An interesting finding here is when we use the total sales/GDP as the dependent variable. While all of the independent variables are positively correlated to the dependent variable, the strength of correlation is significantly weak, with the GNI per capita having the strongest correlation (R2 = 0.0372).Fig.
1. GDP (current US$) versus total sales (US$)Fig. 2. GNI (Atlas method, current US$) versus total sales (US$)Fig.
3. GND (current US$) versus total per capita sales (US$);Fig. 4. GNI per capita (Atlas method, current US$) versus total per capita sales (US$)The way the government handles its affairs seems to have no effect to the total lottery sales as well as sales/GDP.
They are all positively correlated but with a very weak correlation. However, all these correlation increased dramatically if the dependent variable is per capita sales. This is the same scenario in the development effect. This will be addressed below.
Fig. 5. Comparison of correlation effects of the three dependent variablesThe development effect from this analysis resulted in the same scenario as the corruption effect. All independent variables did not strongly correlate with both the total lottery sales and sales/GDP.
A minor exception to this is the mild correlation between Internet users (per 1000 population, year 2002) with R2 = 0.1446 and for year 1990, R2 = 0.2011. There are two possible explanations to this: one, Internet availability makes online gaming/lottery available to the population, thus, increasing the sales.
Another possible explanation is that availability of Internet denotes, in a way, increased individual income. One cannot afford Internet without a personal computer. We could refer to the theory stated herein that an increase in per capita income is positively and strongly correlated with increase in total lottery sales.As mentioned above, there is an interesting observation where there is a sudden increase in correlation when independent variables are correlated with per capita sales – this is true to both to governance and development effects.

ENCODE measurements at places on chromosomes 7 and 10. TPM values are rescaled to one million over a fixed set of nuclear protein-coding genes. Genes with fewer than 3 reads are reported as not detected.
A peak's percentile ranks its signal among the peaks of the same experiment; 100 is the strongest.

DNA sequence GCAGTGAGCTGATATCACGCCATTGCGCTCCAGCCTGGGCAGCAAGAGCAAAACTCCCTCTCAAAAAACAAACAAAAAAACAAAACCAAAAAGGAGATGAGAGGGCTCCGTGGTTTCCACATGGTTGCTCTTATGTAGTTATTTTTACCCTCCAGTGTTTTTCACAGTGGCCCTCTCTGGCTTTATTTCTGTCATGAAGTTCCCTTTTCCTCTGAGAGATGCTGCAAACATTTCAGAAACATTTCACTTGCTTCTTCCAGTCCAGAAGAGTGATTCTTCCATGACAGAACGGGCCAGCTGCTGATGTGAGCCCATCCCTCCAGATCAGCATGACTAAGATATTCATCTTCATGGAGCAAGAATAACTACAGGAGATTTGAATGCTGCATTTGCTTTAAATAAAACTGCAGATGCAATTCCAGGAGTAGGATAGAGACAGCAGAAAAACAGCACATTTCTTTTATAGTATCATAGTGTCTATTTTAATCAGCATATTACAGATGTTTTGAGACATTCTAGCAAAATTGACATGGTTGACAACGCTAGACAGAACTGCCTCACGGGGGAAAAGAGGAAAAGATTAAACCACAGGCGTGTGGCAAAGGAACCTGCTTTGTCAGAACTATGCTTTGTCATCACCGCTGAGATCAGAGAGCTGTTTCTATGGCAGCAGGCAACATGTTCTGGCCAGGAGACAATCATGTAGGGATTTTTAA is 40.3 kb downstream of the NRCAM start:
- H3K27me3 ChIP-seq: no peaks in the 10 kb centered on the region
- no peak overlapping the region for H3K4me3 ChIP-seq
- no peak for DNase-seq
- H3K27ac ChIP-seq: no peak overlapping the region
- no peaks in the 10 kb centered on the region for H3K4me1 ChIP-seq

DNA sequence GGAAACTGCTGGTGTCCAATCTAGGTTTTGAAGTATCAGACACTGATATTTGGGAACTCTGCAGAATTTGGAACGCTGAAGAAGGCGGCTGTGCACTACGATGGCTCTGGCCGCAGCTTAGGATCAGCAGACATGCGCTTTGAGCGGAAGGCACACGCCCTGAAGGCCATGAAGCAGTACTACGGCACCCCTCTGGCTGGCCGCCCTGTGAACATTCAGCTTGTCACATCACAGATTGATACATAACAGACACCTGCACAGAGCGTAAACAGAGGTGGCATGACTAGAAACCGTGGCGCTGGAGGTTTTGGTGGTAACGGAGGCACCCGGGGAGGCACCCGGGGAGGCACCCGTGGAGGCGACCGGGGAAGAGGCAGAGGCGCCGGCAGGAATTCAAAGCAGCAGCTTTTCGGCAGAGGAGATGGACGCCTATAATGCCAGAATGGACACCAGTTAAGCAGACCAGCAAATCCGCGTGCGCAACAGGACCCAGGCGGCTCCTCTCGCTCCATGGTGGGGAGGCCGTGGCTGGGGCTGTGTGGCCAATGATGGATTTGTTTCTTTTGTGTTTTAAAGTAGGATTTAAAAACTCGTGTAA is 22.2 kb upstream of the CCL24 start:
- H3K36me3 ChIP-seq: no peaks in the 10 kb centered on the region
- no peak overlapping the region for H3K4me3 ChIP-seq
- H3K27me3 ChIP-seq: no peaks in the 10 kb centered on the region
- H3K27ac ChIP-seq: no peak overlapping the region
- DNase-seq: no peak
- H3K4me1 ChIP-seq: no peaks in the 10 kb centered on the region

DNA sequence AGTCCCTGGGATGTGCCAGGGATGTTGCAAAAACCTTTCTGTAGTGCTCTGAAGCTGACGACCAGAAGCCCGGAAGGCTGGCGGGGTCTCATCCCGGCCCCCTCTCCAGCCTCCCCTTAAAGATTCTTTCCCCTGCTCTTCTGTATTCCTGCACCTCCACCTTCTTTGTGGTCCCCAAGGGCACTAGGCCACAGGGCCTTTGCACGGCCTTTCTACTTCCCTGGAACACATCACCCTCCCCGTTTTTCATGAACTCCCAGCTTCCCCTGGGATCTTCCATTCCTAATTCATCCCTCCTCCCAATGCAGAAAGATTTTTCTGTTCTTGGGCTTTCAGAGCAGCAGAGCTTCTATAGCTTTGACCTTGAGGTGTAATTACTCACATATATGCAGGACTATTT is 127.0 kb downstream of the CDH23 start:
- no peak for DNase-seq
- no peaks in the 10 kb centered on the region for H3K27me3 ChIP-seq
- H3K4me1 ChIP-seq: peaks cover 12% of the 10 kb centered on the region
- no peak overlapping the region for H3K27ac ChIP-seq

The possible explanation in the case of governance is the fact that both governance and developmental aspects both have independent variables that can be hypothetically be related to increase in income. This can be deduced from the fact that any increase in ‘development‘ variables can only be made possible with increase in income. Internet use, for instance, can only increase if there would be increase in income of that economy. Other variables in the development aspect are the following:· Gov’t enterprises and investment as a share of gross investment· Freedom of citizens to own foreign currency bank accounts (domestically and abroad)· Sound Money· Ownership of banks· and others.
As for the case of governance effect, all the factors mentioned can be equated to increased awareness, and thus, knowledge. While the factors are mostly based on perception, such assessment of the government would definitely entail what is happening in the society/government, or even more appropriate in this particular case, such assessment can actually be equated to hope of a better system – whether they have good or bad assessment. Theories in behavioral finance support this claim.B.
MANIFESTATION OF THESE TENDENCIES IN THE STOCK MARKETIn this effect (stock market) there are a great number of variables with few observations and, also a lot of countries with few observations. This will restrict the possibility of obtaining a “good” model. In the date gathered, the following independent variables were considered (Table 13):Table 13. Included variables, with dependent variable: total salesUnstandardized CoefficientsStandardized CoefficientsBStd.
404.000Domestic market capitalization0.00578663.000.
67717.168.000Total value of share trading-0.002463479.
000Domestic firms /population04-463.47238.948-.168-11.
843.37224.408.000Running a correlation test resulted in the validation/manifestation of the above tendencies.
The variable domestic market capitalization has an R2 = 0.5914, total value of share trading = 0.7332, no banks = 0.7603.
These figures equate to two things: the desire to move to a wealthier class through risk-taking, as in the case of lotteries. C. Summary of correlation effects for wealth, governance, and developmentTotal Sales (US$M)Total PC Sales (US$)Sales / GDPWealthR Square0.9780.
910.378Adjusted R Square0.9750.8910.
265Std. Error of the Estimate1004.491$41.973780.
004594GovernanceR Square.542.985.579Adjusted R Square.
481.983.523Std. Error of the Estimate4538.
880.908Adjusted R Square.433.779.
816Std. Error of the Estimate4741.2622$59.69.
002296V. SUMMARY AND CONCLUSION This study has revalidated Garrett’s study that there is a strong correlation between the increase in total lottery sales and country’s GDP, i.e., as GDP increases, total lottery sales increase, too.